SF Author SR_Seldon's Avatar
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    Quote Originally Posted by Quark Cognition View Post
    Immortality plays a large role in science fiction, especially in the works of Greg Egan and Wil McCarthy. Farmer used it in his Riverworld novels and, to some extent, his characters in the World of Tiers series were effectively immortal. Sheckley used it in Immortality, Inc. (basis for the movie "Freejack").

    You're wrong to write that immortality does not occur in the more science oriented corners of SF. I'm not being disrespectful, you're just seriously wrong. I strongly recommend reading this series of 4 books: Queendom of Sol, by Wil McCarthy

    You will be shocked.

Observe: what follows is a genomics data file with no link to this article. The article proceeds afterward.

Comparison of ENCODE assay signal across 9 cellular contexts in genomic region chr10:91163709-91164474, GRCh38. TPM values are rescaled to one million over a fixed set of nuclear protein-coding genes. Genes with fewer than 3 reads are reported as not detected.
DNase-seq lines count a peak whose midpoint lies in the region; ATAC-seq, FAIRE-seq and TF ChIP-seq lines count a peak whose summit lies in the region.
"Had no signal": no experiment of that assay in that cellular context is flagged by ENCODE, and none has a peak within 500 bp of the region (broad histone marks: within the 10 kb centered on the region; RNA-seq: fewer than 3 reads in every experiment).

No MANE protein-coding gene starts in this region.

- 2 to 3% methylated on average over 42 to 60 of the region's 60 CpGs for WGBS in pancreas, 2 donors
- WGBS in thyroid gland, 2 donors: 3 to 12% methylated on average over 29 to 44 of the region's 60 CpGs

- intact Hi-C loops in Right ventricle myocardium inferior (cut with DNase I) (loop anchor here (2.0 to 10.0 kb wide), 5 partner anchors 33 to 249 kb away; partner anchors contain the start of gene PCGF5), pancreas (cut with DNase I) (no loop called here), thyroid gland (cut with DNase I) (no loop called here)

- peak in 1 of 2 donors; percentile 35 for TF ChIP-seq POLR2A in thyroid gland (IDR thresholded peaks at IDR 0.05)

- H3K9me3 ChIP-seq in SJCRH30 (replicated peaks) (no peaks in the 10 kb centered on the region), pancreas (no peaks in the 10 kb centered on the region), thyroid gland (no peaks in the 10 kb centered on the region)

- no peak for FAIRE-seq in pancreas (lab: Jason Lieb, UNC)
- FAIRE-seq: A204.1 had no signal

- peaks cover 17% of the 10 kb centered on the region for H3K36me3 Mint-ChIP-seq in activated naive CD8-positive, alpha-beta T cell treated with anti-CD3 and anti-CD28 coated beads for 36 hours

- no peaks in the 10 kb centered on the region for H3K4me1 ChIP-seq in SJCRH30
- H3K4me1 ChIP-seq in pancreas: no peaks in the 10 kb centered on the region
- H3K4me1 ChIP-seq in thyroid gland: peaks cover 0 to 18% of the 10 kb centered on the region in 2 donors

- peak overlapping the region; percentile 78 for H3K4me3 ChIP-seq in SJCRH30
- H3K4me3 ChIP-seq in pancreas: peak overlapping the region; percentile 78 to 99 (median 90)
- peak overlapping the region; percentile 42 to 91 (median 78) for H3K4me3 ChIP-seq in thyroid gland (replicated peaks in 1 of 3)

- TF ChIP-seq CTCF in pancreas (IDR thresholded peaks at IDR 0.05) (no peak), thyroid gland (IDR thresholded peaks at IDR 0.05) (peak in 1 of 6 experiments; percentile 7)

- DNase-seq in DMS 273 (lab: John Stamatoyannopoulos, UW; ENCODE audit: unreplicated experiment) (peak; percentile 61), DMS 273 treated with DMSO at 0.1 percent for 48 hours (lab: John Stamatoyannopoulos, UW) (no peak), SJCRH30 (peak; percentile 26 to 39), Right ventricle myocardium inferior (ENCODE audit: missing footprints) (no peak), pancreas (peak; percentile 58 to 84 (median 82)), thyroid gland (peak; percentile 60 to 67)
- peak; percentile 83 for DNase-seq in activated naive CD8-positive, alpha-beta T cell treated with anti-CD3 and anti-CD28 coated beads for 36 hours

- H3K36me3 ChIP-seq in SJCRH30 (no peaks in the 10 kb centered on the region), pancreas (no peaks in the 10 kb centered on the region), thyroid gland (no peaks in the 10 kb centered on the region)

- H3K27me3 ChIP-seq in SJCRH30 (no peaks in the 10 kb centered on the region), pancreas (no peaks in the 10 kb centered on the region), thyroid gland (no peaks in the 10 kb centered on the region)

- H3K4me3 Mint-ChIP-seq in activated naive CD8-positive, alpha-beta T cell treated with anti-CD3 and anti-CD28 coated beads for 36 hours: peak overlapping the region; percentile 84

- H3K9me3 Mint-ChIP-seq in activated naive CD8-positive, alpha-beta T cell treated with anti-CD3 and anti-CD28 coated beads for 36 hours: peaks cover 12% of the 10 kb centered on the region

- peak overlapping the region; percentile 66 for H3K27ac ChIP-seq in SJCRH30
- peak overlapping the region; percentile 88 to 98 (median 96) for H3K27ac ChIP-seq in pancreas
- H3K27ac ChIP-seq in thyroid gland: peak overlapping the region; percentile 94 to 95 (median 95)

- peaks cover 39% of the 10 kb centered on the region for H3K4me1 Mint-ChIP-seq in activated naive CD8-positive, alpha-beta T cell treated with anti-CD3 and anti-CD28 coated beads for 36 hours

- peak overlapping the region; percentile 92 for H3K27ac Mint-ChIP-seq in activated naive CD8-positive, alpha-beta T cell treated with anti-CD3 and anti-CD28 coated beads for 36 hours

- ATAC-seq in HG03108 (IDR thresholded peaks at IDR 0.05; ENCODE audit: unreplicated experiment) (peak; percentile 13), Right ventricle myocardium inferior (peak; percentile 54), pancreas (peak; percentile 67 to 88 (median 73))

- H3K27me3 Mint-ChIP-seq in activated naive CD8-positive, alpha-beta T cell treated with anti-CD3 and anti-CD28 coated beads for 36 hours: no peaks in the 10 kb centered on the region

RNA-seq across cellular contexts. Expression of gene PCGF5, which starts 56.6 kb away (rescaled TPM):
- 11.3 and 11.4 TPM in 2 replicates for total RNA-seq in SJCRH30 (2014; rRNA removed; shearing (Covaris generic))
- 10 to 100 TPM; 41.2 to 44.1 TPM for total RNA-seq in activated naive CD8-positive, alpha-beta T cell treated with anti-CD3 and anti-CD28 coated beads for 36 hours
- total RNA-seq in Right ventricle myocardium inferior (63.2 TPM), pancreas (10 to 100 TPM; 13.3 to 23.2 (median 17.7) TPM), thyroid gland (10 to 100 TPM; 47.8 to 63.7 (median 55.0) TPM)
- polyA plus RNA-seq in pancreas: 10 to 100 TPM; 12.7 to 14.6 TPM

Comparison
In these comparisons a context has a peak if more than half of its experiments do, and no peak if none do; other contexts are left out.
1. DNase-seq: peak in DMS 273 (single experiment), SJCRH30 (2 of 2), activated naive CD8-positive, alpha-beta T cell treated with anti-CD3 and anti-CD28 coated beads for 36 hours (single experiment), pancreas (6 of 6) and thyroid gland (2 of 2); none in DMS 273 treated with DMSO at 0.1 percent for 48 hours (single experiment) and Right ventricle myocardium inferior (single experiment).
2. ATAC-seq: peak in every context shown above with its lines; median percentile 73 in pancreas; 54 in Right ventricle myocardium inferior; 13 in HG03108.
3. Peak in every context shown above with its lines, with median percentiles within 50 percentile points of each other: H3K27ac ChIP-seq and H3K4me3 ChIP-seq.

The ones you mention that I am familiar with, namely Farmer's Riverworld, I do not consider to be SCIENCE fiction. I can see an immortal robot or computer, but for a normal human being or other biological species to be immortal is pure fantasy. Long lived, yes, immortal, no. We have plenty of examples from the plant kingdom that have lifespans of thousands of years, which would seem immortal, but true immortality goes against science. This thread is about what qualifies as SF, and my vote is that immortality doesn't. This has been especially solidified just today when I read an article that Robert J. Sawyer shared on Facebook.